A play capturing the life of a Waterford teenager killed in the First World War is to go nationwide after being staged in his home town.
'Boy Soldier', based on John Condon – the youngest allied solider who died at battle – pays tribute to the tens of thousands of Irish men killed in the war.
Waterford born writer Ben Hennessy said the production gives a voice to the young soldiers who have largely been forgotten in the annals of history.
To prepare for the piece, the cast and production team met members of the soldier’s family, studied local archives and visited Flanders for three days to pay their respects to the local hero.
“It was a real eye opener visiting the trenches and grave,” said Mr Hennessy.
“For a lot of us our only experience of the war was from school books, but even in those the amount of Irish men fighting out there was almost unacknowledged.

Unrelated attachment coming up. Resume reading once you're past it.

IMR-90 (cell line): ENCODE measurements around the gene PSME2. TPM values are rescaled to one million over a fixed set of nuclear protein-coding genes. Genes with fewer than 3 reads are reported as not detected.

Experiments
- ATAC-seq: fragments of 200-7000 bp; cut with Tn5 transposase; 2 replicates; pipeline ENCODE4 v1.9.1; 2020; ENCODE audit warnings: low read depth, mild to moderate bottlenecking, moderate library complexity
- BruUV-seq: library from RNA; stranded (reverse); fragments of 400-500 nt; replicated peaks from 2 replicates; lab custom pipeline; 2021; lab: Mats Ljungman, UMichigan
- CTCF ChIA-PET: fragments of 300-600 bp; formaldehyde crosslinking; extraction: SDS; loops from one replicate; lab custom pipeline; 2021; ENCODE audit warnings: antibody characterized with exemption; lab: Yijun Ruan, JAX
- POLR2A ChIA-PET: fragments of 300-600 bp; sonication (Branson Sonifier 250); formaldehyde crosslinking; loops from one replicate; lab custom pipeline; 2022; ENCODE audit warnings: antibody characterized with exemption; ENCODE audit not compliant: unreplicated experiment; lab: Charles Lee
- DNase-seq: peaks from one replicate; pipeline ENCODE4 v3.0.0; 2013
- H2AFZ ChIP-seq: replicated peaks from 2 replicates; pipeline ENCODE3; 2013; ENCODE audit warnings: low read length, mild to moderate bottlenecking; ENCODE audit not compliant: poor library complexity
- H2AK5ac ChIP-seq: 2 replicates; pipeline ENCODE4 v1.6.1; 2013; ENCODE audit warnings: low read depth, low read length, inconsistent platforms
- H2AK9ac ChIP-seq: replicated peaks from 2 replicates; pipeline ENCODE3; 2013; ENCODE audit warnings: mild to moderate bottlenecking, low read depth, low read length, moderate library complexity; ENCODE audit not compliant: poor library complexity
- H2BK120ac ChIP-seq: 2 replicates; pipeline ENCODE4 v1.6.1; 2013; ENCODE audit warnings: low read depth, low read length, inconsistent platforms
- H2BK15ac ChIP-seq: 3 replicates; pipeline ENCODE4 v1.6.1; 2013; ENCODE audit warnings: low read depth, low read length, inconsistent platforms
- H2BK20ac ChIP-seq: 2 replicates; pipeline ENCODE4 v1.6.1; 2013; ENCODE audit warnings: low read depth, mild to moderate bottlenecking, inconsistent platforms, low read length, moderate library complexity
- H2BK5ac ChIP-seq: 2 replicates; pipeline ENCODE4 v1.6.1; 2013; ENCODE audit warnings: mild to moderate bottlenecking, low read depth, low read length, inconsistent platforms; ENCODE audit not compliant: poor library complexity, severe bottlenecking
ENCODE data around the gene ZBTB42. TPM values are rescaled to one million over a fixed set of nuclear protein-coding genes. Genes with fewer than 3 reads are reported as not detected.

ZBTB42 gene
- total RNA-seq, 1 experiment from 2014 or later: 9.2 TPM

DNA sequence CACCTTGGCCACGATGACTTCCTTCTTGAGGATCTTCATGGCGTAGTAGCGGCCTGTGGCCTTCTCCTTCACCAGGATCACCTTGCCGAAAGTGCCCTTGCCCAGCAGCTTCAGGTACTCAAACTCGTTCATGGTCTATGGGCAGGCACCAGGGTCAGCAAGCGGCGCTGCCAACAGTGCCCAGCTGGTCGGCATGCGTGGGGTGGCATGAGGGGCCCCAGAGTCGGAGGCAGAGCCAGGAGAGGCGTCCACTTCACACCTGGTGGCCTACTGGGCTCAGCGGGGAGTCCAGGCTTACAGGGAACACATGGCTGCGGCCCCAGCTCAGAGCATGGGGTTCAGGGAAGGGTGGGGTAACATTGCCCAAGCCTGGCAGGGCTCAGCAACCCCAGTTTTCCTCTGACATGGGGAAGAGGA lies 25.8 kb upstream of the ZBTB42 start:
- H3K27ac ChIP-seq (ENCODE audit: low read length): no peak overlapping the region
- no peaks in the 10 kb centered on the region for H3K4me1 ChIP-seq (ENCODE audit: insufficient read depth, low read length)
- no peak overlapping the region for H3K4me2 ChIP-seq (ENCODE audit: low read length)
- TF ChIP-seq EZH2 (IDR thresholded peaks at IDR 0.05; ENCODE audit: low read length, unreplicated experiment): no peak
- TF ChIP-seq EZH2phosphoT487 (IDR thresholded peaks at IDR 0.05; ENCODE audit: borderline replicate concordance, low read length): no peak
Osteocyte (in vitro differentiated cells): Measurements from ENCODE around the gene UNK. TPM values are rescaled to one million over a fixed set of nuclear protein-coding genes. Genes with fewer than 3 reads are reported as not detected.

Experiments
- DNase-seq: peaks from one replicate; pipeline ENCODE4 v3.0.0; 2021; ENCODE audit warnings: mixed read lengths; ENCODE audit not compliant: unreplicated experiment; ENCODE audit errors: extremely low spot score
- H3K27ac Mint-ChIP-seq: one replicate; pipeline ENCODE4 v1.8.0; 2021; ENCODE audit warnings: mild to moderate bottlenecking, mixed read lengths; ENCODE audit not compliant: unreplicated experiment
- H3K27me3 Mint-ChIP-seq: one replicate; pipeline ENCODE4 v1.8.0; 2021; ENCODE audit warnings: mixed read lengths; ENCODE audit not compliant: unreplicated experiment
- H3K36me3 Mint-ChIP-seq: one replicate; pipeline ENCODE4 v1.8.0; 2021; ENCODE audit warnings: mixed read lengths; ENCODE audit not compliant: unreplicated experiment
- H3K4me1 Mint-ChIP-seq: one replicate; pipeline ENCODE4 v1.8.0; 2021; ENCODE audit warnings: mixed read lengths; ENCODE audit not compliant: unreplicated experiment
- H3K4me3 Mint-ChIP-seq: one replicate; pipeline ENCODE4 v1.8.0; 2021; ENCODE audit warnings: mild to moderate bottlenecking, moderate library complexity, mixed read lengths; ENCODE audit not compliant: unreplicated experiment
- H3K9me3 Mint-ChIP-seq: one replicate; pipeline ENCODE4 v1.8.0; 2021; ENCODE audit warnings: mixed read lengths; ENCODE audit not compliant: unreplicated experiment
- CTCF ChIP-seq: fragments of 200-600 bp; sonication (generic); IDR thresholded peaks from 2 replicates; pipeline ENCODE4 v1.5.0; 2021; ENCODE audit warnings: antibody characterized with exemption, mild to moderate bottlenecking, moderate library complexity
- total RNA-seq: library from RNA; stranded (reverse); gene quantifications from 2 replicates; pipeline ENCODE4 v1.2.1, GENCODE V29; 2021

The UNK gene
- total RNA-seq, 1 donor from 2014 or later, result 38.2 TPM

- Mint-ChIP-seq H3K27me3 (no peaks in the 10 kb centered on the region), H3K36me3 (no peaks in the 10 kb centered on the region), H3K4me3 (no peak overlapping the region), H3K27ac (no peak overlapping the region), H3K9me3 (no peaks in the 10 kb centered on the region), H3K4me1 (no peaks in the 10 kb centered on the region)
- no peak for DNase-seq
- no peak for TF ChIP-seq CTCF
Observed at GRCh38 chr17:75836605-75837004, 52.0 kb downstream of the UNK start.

“John Condon represented the boy soldier, but the more research we did the more he grew to represent the unacknowledged soldiers.
“There was 12 more Waterford fellas killed at the same time John was. These were fellas from our own town which we knew nothing about and never featured in our history.
“I always say going to visit John Condon’s grave was like John Condon introducing me to his friends.”
Condon, a native of Ballybricken, Waterford, was working as a boy bottler before he signed up to the British army.
He was killed during the second battle of Ypres, on May 24, 1915, at the age of 14.
When his body was recovered some eight years later he was buried at Poelkapelle Military Cemetery.
The only personal item returned to his family was a piece of boot bearing his regimental number -6322.
Boy Soldier opened in Waterford this week to sell-out audiences.
The Red Kettle Theatre Company will now take the production to Dublin, Thurlas, Tipperary, Kilkenny, Limerick, Cork and Sligo before finishing in Galway on March 29. The tour has been funded by the Arts Council.